The Victorian Government has announced a bumper investment in digital health as part of its 2018/19 Budget, with funding for the roll out of the electronic health records linking its leading Parkville health services.

Minister for Health Jill Hennessy and Special Minister of State Gavin Jennings yesterday announced the $124 million funding boost for the implementation of the cutting-edge EMRs at the Royal Women’s Hospital, Peter MacCallum Cancer Centre and Melbourne Health. The project will also link the patient records of the three major health providers with the system operating at the Royal Children’s Hospital.

[Read more: Victoria to link public health patient data across the state with new tech investment | Orion Health signs on for Victorian Government interoperability infrastructure contract]

Announcing funding for the Parkville roll out, Hennessy said the system will deliver safer healthcare with fewer avoidable errors, duplications and delays to treatment.

With an increasing number of patients receiving shared care across the Parkville hospitals, the system will provide patients’ medical records to care teams throughout the precinct.

“This world-class system will save Victorian lives. We cannot underestimate the value of getting real-time records to arm our medical professionals with the information they need,” Hennessy said.

[Read more: RCH’s big bang success story proves EMRs save lives | From the ground up: Incorporating technology into the fabric of a new digital hospital]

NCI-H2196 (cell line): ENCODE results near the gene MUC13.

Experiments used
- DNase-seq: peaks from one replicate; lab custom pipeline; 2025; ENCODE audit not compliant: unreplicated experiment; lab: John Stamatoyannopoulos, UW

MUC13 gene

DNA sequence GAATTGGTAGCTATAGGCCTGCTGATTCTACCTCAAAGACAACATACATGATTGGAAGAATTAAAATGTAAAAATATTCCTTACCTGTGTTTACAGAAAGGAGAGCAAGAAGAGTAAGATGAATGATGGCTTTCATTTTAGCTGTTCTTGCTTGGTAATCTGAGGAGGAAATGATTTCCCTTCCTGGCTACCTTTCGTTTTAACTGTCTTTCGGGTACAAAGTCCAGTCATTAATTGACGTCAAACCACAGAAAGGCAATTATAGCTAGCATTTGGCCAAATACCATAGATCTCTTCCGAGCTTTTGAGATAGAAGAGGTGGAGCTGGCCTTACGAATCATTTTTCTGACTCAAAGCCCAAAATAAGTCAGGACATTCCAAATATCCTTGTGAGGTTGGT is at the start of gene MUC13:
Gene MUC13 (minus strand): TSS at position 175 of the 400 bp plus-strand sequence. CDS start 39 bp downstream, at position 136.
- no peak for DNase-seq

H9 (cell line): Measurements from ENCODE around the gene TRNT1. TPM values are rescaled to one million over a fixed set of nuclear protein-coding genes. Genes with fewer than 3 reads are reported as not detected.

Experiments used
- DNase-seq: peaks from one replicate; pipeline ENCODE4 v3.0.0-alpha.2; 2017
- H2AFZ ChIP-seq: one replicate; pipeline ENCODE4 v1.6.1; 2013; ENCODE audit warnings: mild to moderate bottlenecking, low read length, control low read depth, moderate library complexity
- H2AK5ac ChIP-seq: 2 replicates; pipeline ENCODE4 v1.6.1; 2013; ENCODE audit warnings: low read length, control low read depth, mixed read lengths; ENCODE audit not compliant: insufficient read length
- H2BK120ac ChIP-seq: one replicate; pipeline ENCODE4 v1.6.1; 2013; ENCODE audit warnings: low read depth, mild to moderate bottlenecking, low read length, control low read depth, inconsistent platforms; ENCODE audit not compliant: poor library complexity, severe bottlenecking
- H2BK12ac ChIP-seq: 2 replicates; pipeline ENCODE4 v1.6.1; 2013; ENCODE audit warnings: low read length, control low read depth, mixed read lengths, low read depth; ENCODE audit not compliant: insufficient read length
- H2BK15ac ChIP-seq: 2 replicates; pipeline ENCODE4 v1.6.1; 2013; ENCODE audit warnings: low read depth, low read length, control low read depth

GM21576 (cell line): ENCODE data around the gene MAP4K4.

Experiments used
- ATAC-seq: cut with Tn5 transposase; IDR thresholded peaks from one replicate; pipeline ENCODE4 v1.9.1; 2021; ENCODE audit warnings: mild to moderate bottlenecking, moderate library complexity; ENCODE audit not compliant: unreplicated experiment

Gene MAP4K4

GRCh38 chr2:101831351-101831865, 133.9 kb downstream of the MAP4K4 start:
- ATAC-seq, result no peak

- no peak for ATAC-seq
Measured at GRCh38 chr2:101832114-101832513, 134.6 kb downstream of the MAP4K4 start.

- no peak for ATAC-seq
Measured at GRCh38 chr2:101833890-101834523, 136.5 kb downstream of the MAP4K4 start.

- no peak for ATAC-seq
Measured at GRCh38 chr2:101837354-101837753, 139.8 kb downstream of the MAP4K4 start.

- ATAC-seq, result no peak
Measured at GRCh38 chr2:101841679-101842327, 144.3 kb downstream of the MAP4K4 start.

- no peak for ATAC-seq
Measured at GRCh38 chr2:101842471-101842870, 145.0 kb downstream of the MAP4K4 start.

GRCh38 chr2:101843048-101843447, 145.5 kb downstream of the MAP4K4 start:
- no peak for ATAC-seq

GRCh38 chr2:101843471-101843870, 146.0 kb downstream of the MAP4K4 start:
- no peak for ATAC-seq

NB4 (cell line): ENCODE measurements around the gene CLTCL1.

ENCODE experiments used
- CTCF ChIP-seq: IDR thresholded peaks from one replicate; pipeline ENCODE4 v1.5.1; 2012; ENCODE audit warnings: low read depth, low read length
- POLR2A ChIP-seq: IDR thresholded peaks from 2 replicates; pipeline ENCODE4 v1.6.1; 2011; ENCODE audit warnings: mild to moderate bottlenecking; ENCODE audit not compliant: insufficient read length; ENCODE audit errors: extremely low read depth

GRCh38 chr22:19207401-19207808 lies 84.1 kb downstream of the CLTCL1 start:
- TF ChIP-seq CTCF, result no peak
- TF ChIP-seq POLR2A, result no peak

“This will make life easier for our hardworking doctors and nurses and will give patients peace of mind that their medical records will be up to date and easily accessible wherever they are receiving treatment.”

The Parkville project will save Victoria an estimated $34.1 million every year. 

In the 12 months since its EMR implementation, the Royal Children’s Hospital has seen substantial benefits to patients and clinicians including a 27 per cent reduction in medication prescribing and administration errors, 6768 fewer pathology tests performed, and 2414 fewer medical imaging examinations.

The government yesterday also launched the Melbourne Biomedical Precinct Strategic Plan today, which is designed to create 10,000 new jobs by 2030, increase focus on the commercialisation of the state’s biomedical innovations, “unlock the value” of health data, attract and retain the best scientists and entrepreneurs, and harness the economic benefits of the sector for Victoria.

 

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